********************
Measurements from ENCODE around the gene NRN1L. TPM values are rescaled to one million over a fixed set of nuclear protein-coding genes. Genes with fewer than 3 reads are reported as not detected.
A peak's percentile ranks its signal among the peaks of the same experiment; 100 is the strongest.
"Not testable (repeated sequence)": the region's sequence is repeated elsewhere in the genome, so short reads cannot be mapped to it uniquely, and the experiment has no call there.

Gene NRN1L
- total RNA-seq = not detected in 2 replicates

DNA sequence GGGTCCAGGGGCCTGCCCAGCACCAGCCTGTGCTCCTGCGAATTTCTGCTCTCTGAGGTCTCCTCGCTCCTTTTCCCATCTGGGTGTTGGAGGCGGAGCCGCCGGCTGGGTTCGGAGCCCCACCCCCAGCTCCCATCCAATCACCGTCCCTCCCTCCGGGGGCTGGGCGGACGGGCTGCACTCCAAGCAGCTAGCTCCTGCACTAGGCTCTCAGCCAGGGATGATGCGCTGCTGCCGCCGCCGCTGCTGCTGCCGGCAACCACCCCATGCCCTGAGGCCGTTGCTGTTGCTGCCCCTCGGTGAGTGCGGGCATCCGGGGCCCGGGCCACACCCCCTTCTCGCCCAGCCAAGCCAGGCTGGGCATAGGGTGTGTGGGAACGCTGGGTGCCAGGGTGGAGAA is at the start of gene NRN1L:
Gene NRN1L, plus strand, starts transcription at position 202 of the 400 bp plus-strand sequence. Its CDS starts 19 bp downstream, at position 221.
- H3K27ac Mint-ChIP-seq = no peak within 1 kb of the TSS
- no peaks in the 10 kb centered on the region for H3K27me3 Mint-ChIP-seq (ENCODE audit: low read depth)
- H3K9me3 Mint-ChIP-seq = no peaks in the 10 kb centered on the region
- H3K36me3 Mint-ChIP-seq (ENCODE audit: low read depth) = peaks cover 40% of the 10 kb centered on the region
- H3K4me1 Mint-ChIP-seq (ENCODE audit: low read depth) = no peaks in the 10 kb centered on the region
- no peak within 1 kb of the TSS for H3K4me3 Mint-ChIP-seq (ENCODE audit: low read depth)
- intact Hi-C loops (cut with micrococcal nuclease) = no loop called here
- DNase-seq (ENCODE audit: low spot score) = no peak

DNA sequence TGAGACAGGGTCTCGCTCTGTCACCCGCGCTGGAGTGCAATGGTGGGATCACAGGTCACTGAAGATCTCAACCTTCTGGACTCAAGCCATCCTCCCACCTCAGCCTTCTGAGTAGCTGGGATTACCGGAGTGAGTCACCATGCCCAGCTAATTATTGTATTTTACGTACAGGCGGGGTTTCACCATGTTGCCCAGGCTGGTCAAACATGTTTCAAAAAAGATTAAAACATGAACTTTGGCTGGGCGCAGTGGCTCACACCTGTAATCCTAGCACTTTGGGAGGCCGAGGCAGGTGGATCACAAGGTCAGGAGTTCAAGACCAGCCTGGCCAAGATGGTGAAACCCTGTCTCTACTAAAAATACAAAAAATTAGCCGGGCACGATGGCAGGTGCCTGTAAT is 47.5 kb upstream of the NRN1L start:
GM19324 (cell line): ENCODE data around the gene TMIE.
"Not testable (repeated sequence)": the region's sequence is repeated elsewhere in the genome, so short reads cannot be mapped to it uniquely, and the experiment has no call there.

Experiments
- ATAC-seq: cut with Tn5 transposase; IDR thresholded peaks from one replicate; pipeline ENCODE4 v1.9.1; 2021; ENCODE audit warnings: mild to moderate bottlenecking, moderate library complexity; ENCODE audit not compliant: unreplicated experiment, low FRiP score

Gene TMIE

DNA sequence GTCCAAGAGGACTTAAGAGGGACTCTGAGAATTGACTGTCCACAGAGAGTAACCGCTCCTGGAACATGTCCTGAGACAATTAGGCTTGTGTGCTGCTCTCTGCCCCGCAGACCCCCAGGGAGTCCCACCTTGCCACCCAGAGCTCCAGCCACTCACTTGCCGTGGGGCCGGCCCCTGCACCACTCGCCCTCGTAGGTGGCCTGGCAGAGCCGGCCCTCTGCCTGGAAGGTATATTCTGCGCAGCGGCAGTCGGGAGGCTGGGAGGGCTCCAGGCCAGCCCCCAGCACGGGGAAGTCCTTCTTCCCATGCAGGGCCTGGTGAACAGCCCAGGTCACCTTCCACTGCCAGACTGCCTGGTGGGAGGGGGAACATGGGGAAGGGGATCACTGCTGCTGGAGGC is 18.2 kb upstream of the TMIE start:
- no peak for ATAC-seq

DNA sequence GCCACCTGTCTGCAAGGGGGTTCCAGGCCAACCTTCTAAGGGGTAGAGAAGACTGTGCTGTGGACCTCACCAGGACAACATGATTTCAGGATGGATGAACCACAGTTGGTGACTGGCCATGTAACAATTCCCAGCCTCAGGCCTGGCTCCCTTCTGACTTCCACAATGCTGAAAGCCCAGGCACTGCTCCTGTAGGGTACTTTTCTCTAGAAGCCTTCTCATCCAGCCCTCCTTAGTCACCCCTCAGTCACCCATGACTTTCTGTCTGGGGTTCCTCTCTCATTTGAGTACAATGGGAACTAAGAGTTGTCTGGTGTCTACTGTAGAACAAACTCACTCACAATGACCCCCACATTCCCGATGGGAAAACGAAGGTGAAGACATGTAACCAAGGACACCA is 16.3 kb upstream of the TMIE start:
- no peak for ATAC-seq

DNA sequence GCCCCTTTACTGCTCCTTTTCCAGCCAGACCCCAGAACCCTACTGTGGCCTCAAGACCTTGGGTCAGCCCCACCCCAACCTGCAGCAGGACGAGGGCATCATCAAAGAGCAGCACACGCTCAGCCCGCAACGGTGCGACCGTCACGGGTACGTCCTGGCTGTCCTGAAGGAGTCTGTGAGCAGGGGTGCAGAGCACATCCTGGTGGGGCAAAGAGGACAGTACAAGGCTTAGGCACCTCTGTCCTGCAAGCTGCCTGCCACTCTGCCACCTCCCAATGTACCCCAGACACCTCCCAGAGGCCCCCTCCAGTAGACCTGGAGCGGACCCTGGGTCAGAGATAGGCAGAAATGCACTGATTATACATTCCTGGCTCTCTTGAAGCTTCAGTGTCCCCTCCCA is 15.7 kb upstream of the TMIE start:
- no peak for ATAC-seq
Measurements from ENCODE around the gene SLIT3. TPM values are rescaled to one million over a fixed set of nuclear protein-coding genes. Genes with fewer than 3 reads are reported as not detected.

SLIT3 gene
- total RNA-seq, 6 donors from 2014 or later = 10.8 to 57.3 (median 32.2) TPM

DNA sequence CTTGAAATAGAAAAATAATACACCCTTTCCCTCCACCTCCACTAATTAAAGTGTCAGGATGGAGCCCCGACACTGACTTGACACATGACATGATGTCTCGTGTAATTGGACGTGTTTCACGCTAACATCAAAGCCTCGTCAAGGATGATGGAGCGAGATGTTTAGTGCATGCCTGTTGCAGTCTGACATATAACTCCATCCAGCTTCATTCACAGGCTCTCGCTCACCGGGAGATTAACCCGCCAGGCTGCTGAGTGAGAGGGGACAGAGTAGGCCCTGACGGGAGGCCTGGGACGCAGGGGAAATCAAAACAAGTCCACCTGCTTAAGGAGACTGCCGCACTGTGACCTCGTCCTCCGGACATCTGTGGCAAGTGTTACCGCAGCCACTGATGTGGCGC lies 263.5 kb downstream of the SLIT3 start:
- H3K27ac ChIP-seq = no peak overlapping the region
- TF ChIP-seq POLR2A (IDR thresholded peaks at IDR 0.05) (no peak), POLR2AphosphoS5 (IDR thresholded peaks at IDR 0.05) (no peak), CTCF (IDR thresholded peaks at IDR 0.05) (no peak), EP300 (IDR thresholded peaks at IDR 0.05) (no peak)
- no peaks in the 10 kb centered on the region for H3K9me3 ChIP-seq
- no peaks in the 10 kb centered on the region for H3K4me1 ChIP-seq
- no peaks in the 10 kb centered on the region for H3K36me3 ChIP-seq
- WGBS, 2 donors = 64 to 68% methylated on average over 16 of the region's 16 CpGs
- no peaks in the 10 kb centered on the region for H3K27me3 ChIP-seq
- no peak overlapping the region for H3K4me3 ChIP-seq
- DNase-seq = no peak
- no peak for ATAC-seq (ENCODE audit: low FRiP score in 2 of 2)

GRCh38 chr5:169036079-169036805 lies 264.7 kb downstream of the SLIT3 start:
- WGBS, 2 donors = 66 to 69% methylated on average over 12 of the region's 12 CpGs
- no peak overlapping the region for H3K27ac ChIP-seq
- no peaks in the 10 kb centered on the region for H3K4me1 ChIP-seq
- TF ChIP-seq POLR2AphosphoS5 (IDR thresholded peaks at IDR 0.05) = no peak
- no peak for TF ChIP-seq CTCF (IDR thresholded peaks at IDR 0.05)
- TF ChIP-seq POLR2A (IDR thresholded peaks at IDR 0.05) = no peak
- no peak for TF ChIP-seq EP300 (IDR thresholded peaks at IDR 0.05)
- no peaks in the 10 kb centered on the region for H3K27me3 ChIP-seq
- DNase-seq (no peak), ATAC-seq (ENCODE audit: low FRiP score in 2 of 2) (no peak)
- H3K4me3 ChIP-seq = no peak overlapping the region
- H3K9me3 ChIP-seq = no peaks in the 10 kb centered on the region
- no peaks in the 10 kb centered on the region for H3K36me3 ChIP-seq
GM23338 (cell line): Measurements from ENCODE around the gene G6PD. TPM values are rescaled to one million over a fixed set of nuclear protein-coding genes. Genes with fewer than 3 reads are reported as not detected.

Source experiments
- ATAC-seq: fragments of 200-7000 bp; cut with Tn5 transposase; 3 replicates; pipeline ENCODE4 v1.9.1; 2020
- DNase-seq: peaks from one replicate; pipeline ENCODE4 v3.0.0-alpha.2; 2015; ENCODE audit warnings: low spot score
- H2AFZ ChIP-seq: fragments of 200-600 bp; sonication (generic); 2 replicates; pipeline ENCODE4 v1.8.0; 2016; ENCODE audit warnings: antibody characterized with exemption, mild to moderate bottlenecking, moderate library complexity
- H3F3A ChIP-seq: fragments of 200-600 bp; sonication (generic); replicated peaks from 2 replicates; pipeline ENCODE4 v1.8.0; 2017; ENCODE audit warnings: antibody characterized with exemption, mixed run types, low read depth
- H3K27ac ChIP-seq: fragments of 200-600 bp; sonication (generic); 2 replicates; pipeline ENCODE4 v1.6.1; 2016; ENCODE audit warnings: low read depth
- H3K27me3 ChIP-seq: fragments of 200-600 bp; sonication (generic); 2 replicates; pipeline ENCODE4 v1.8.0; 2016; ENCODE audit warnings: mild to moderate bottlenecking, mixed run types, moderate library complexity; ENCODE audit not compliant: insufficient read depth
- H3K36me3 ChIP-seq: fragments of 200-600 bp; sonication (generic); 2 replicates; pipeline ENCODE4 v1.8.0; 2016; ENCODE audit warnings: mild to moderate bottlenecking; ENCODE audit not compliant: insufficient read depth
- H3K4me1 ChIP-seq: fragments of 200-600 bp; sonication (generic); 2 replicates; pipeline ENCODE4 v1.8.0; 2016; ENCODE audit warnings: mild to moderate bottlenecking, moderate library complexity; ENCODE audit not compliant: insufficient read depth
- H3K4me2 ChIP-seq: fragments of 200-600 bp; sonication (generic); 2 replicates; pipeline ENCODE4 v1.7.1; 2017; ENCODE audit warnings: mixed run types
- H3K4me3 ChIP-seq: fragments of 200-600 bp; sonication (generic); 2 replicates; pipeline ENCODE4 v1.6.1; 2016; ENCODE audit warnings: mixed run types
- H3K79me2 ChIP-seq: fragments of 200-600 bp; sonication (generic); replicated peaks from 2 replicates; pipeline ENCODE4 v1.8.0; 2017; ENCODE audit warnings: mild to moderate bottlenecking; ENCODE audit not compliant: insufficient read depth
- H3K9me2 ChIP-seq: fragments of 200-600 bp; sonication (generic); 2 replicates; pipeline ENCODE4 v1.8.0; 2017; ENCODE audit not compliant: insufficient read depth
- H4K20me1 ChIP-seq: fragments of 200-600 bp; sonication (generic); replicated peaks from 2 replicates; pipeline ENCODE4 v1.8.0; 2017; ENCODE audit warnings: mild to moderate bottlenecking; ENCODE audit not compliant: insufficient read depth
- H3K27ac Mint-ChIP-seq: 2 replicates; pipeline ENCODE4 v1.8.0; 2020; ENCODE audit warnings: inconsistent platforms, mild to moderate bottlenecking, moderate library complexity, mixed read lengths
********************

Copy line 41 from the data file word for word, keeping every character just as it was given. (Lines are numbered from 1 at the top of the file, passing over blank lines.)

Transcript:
- no peak for ATAC-seq (ENCODE audit: low FRiP score in 2 of 2)